I have on occasion used it as a tester kick or just for keeping distance.
It works best I find in the Jab, cross then low kick combo. Very powerful as the kick - if either of the punches are taken or blocked high it comes as a big shock to people to be belted that low and I like the damage it scores and also the fact that often it takes the persons balance away acting as a sweep.
Lastly if you take the fighters mobility out it slows him down and hampers his fighting.
Unless he is a grappler then at least his shoot should be slower.
*1. Evade backwards (not as simple as it seems)
*2. Leg Sheild (Lifting the leg to block using the TOP of the shin - needs to be done at the correct angle - if you lift your leg straight up you're going down! Also you need to be covered from the middle & high kicks at the same time)
3. Leg Shield with cut kick (Skipping kick into supporting leg off the leg shield)
4. Attacking leg shield (Actually attacking his shin)
*5. Direct Cut Kick (Requires LOTS of timing)
6. Teep (foot jab) interception at the upper knee
*7. Teep (foot jab) interception at hip or body (or groin!)
8. Teep (foot jab) interception to the supporting knee
9. Leg Shield & pick up (hooking your same side hand over the kick & lifting it - counter with knee or cut kick)
All these are fine and Dandy and represent the most Practical answers to this technique.
Re: 1) It gets alot easier to evade these kicks the harder you train, you develop a sense for it and you move away ever so slightly, so that the kick swishes by (and then pile back in)...literally inches, not huge backwards or sideways steps. Small tiny wee movement, just to take you out of range. Even better if you evade to the side a tad also.
5) Low Roundhouse Cut Kick for Kick is fine as long as you beat them to it, obviously. Be careful, as you could find yourself talking to the Floor (Well it worked when I bought the video...)
Regarding 6,7 and 8):
Important point is that although you can use the 'Stop the Army' Movement (Front Kick/ Block to the kickers leg) in one form or another, either digging the toes into the flesh of the thigh, the ball of the foot into the thigh, etc or the fllat of the Floot, as a check/ strike, your foot (toes) should be turned outward at about 45 degree angle (Ie your Foot is not pointing straight up), to avoid injury to the foot/ ankle and try to impact with the heel into the leg, this is the best tactic until you become more proficient and can peck with the toes or ball of the foot into the offending leg if you want to.
Aiming at the Kneeof the Kicking Leg is fine, but watch you don't damage the sole of the foot on his Knee. Better to impact with the Heel, if you can, but even then, be careful.
As well as these above, the more advanced ones are:
Jump over the kicking leg and either Knee to the chest or face.
This is one fluid motion and not hop skip jump then knee.
Takes lots of practice and is more of a classical technique. But a nice surprise for your adversary, watch the look of impending horror on their face as your knee looms large, flying across the horizon towards their Fizzog.
To defend against this Jumping Knee attack, strike/ push the chest or face with outstretched palm (s). There are more but that's the easiest natural movement and defence.
Jump over the Kicking leg and strike with Roundhouse to the Chest or face. Again much practice needed as you don't want to jump and get your legs taken completely out from under you.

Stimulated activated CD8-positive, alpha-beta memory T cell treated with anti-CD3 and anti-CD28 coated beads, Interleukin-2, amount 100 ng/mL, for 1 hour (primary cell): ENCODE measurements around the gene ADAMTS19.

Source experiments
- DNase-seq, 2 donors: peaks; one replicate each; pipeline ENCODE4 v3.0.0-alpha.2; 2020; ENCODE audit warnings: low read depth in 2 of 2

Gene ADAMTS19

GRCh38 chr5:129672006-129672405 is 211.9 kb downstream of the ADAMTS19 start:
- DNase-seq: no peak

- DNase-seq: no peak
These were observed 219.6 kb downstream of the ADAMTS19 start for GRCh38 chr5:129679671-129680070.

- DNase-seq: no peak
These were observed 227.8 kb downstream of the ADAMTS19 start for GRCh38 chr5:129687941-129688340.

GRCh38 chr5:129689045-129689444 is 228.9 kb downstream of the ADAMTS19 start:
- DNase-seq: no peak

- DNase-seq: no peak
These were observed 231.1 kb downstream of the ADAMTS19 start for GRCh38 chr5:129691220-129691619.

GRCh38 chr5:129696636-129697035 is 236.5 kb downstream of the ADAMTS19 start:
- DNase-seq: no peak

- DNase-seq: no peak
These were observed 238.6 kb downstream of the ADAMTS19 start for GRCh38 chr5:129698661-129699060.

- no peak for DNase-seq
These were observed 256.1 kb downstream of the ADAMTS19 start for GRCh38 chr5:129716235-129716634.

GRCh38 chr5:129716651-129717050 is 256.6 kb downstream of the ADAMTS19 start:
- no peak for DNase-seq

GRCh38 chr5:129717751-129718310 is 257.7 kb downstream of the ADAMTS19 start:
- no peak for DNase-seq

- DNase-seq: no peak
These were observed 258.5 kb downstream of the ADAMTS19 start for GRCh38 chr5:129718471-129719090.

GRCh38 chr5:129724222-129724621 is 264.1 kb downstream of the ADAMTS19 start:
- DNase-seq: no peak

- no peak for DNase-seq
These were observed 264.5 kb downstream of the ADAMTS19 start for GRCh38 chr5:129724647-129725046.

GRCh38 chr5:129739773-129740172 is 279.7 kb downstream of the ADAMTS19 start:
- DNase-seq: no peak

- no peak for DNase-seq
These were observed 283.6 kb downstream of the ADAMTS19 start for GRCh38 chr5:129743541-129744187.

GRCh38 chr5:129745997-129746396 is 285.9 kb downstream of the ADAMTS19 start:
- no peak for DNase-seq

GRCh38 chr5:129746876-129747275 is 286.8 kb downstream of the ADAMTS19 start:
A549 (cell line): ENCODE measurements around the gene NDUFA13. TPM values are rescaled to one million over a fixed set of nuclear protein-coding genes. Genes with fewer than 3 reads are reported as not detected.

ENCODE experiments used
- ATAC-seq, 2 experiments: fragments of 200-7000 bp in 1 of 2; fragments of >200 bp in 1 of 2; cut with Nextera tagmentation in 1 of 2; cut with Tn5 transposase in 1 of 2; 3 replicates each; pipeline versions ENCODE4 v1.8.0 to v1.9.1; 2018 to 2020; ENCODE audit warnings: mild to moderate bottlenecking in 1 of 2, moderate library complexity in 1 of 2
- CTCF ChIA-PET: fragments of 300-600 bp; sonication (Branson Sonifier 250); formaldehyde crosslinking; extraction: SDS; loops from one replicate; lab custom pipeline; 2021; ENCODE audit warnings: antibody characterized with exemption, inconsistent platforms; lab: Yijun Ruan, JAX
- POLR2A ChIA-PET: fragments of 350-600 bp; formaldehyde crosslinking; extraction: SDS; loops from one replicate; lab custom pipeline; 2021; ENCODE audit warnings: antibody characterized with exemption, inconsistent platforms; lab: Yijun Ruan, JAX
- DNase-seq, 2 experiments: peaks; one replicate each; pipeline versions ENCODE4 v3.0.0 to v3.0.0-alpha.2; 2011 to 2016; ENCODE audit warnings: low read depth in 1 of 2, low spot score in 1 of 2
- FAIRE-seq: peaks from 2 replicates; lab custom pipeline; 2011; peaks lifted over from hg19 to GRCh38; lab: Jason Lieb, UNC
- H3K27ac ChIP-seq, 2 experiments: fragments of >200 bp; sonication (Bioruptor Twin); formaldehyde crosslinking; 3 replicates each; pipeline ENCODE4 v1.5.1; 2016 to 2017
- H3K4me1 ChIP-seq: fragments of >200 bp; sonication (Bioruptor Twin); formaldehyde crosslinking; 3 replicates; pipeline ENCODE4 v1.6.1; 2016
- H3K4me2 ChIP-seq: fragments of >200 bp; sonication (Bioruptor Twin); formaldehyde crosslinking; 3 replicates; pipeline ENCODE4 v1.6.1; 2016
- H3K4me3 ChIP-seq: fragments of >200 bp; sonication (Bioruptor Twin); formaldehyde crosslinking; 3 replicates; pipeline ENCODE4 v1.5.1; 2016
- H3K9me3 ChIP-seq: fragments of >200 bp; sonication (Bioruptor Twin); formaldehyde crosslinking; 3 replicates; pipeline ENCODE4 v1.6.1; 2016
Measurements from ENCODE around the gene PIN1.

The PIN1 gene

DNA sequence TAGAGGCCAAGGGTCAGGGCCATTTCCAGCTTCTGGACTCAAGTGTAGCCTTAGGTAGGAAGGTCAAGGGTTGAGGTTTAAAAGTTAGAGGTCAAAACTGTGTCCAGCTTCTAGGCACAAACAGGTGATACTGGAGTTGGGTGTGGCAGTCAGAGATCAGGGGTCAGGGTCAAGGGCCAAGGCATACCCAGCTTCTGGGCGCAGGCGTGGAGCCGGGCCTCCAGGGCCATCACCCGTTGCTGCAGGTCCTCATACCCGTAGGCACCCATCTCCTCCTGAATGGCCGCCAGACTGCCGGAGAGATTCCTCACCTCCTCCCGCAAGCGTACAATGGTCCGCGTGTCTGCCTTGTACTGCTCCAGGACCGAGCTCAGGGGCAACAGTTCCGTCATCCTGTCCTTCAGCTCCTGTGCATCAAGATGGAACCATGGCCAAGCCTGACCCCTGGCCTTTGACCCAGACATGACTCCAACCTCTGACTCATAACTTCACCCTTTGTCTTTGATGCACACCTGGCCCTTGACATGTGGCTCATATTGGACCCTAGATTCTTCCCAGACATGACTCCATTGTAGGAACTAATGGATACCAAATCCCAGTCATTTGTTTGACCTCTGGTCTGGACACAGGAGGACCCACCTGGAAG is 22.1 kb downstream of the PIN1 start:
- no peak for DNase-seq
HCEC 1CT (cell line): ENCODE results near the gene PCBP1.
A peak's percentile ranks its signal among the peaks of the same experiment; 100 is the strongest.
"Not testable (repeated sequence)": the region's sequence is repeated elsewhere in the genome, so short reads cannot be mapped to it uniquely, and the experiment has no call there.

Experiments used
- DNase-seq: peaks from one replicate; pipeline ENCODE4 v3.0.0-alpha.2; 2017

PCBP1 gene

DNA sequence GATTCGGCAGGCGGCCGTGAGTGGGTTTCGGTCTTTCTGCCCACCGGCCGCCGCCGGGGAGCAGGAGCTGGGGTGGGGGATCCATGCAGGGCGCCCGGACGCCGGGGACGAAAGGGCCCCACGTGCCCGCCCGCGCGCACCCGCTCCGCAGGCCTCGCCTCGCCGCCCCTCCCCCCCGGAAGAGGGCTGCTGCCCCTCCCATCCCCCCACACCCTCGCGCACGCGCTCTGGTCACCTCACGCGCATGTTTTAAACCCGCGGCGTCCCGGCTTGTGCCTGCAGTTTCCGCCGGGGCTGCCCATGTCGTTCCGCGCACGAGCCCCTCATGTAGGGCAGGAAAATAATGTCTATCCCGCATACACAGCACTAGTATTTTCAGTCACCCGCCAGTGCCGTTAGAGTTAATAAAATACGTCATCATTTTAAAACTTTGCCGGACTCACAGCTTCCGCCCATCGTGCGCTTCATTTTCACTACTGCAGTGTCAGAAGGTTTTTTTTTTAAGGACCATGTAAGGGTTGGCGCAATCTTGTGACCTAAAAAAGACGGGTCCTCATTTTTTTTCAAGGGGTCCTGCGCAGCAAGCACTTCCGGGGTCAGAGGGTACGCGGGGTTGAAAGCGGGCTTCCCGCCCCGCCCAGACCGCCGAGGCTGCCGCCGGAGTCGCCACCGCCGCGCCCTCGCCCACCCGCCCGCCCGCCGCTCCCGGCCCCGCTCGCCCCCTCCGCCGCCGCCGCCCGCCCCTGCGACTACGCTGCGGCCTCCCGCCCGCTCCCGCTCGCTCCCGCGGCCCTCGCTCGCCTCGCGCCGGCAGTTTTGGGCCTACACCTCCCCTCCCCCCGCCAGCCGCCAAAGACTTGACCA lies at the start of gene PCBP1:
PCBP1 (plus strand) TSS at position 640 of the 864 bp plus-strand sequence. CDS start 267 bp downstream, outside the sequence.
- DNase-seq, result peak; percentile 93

Same as Jumping Knee regarding delivery.
9) Is a lovely move and works nicely. When their kick hits your shin and you have it angled correctly for the pick up, tilt the foot of the Blocking leg upwards so as to catch their leg descending into the trough of your instep, as you are hooking your hand over their leg.
Be very careful that they are not piling forward when they either realise that you have caught their leg, or are off balance and looking to land a couple of punches to try to get you to let go.
Remember that a good fighter or an instinctive one, will try to pull the leg back (A standard Thai tactic) so as to bend their Leg, to pull you closer to clinch or escape the catch.
Finally regarding the posting about the Shin break at a recent big fight. That was in the K-1, I can't remember who the fighters were, but just to say that the Blocking leg is much stronger than the one that's Kicking, regardless of Conditioning. Stands to reason, a sthe Blocking Leg is Bent at a Strong Angle, whereas the Kicking leg of your opponent is one piece of bone flying through the air...
What happened in the above K-1) instance, is that:
He firstly telegraphed his intent to kick (Doh!).
Then he didn't throw any hand strikes, so as to dummy the other guy and takes his attention away from the Kick that he really wanted to throw and finally (He shouldn't of telegraphed his intent at all but..):
He kicked upwards full shin, into the other guys Kao Bung Nai (Apols if Thai spelling wrong), what you probably call Cross Shield Block or some such. Anyway, he drove a full power straight leg Shin kick UPWARDS from the floor and Into the other Fighters Knee block at the Knee, hence his shin snapped like a twig.
Yoda don't forget kradode te (jumping roundkick) to the face against the low kick.
Good stuff SoKKlab - you obviously know your Muay Thai
Did you know that Ajarn Surachai Sirisute is in the UK next month for a weekend seminar? In Northampton?
Thank You Yoda and No I didn't know,
I'm a bit out of the Loop at present, because I am in the Martial Wilderness. I simply refuse to pay extortionate amounts of money to shine other peoples pads with my shins...
I am mainly training on my own or with some sweet like minded souls who let me duff them up now and then in exchange for me yabbering on about Chap ko grappling and Wianging all over the place (Bless 'em).
Do you have any details, times, dates etc of said seminar? I'd love to go if Money says yes.
Also, I am more leaning to Ling Lom now, but hell they are two heads on the same Donkey. More info Maestro please....